Governor Kelly Signs Bipartisan Bill Establishing SOUL Family Legal Permanency Option
for Children in Foster Care

~~Kansas Becomes First State in the Nation to Implement
New Legal Permanency Option for Children 16 Years or Older~~

TOPEKA— Governor Laura Kelly today signed House Bill 2536, establishing the Support, Opportunity, Unity, and Legal (SOUL) family legal permanency option, a fourth pathway for children 16 years or older in foster care to obtain legal permanency via a custodian of their choice.

“Every child deserves to live in a safe household with responsible adults who care about their well-being,” Governor Laura Kelly said. “With this fourth pathway, we can ensure more children have a say in the environment they grow up in and the adults who are raising them. This legislation is transformational for Kansas kids.”

Previously, children in custody of the Kansas Department of Children and Families (DCF) had three pathways for permanency: adoption, reintegration, and appointment of a custodian. Now, children will have the ability to choose someone they trust to raise them as they enter adulthood.

“The SOUL Family permanency option means that young people who are aging out of foster care will be empowered to select the circle of caring adults who will help them as they move into adulthood,” said Kansas Department of Children and Families Secretary Laura Howard. “It is a culmination of more than two years of collaborative efforts that placed those with lived experiences at the center of the discussion in their efforts to ensure that youth coming after them had options beyond permanent custodian or another planned permanent living arrangement.”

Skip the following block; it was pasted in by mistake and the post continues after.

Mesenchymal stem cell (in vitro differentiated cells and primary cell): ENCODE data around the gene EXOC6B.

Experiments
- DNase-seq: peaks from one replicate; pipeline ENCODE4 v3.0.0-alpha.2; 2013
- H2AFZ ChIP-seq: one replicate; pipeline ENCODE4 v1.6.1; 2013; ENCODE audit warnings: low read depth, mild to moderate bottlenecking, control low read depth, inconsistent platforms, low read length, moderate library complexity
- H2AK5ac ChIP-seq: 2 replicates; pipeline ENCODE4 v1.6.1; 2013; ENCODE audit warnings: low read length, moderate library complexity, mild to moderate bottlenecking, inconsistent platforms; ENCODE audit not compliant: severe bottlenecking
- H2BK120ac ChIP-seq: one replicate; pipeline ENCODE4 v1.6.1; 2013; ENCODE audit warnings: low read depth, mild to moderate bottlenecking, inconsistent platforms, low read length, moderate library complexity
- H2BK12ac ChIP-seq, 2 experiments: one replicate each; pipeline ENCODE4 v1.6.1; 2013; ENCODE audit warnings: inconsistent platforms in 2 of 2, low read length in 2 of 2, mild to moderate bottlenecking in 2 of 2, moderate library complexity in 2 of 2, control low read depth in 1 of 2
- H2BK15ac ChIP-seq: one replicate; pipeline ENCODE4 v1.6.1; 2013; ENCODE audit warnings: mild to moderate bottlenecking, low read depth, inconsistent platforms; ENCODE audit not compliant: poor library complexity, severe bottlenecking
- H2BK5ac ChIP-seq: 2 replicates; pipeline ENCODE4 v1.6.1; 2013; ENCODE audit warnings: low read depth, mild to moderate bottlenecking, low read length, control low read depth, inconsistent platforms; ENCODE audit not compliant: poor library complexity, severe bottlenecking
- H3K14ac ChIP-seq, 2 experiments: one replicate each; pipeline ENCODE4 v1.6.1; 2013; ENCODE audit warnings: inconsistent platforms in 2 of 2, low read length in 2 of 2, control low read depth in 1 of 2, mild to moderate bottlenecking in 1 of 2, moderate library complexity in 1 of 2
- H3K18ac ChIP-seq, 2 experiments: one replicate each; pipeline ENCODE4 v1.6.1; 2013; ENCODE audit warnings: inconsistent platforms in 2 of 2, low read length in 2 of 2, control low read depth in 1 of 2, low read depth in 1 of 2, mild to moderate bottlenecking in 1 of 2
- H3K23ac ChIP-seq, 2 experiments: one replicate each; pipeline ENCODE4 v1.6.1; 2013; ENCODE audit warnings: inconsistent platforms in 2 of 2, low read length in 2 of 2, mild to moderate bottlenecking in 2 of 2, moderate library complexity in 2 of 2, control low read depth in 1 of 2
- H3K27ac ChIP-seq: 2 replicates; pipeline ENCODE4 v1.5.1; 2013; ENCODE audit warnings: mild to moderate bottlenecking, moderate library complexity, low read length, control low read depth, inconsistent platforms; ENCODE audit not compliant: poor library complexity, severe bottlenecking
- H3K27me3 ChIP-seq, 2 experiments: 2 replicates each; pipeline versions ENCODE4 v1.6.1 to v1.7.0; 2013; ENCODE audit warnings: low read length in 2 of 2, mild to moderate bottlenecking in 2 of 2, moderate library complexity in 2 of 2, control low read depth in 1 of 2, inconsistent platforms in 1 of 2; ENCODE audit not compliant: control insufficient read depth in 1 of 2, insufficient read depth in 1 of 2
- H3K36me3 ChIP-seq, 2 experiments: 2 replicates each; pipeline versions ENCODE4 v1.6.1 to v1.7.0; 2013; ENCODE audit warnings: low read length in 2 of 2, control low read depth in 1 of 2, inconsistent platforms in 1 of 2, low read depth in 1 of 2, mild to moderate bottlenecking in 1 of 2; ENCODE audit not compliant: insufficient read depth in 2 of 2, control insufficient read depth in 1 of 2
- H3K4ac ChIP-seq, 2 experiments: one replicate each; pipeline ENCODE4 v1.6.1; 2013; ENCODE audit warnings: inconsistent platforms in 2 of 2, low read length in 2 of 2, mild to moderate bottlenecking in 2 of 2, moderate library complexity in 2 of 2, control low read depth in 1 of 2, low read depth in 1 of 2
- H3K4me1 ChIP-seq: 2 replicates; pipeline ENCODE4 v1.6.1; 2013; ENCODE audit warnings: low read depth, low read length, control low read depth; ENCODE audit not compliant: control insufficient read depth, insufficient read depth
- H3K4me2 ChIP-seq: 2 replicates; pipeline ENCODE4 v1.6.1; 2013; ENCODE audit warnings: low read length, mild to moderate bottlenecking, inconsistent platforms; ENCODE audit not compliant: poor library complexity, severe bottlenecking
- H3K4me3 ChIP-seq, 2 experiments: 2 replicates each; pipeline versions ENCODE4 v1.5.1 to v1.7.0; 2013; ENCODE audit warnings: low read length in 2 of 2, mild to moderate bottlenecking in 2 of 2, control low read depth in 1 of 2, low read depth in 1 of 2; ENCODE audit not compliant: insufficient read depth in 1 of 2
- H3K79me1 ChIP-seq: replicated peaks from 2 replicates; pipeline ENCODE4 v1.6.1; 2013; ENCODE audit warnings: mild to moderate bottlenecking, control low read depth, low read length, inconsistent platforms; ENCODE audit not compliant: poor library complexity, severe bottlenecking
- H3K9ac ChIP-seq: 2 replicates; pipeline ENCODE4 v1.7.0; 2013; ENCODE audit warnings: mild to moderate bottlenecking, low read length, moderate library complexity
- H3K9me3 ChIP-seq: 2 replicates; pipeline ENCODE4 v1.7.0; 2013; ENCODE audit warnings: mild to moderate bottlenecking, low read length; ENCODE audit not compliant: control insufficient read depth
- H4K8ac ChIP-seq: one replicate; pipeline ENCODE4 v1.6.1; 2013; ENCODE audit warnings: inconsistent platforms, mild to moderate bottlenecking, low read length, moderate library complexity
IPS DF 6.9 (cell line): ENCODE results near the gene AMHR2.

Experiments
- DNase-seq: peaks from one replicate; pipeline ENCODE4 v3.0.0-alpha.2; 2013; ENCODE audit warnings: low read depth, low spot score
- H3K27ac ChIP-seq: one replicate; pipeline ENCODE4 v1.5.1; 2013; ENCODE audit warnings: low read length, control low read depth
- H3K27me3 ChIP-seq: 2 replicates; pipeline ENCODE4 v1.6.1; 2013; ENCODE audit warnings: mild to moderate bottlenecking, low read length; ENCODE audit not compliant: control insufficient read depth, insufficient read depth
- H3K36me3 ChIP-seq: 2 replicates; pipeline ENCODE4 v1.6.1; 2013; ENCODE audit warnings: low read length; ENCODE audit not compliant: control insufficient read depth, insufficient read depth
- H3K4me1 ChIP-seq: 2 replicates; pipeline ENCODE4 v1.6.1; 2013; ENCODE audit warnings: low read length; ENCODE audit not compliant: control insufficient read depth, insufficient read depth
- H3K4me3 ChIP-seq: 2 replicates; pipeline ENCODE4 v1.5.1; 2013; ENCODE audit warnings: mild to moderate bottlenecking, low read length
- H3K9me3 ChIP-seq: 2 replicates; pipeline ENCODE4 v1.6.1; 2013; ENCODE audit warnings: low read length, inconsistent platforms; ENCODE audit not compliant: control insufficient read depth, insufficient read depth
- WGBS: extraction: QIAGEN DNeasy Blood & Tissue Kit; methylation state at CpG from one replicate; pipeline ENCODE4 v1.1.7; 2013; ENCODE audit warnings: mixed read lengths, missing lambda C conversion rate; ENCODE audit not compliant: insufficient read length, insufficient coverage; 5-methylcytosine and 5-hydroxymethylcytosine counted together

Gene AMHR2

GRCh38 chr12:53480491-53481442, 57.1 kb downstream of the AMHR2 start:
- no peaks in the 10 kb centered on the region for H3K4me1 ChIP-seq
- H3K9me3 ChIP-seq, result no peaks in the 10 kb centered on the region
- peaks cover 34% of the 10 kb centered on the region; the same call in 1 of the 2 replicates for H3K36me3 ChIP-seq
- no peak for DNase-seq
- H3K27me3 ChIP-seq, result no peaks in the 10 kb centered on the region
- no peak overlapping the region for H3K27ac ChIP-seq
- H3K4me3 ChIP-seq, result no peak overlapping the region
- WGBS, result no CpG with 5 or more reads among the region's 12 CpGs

“When young people with lived foster care experience spoke, the legislature listened with overwhelming support of the SOUL bill. This additional permanency option gives youth the freedom to select their SOUL family, providing the security and stability needed as they approach adulthood,” said Kansas State Representative Susan Concannon, District 107. “This is a game changer and I’m so proud Kansas is the first state to pass this innovative approach to permanency.”

“It is essential for young people to have adults in their lives so they have someone that they can call when they need help or when they just need a talk. I know this from my own experiences with positive relationships with adults in my life who loved me and cared for me even when I didn’t know how to love or care for myself,” said Kristen Powell, Legal and Policy Co-Chair, Kansas SOUL Family Implementation Team. “This kept me from experiencing things like prison, homelessness, drugs, drug addiction, and even death. SOUL Family gives people autonomy to decide who they want to have in their life and keep those relationships that help them heal and get out of the system.”

“This bill represents a crucial step towards providing the necessary support for the youth in our care. It recognizes that it takes a village to raise children, and regrettably, many foster youth lack that village,” said Yusef Presley, Lived Experience Expert and Criminal Legal Advisor, American Civil Liberties Union. “HB 2536 aims to offer them peace of mind, stability, and, most importantly, a supportive community to rely on in their journey towards a better future.”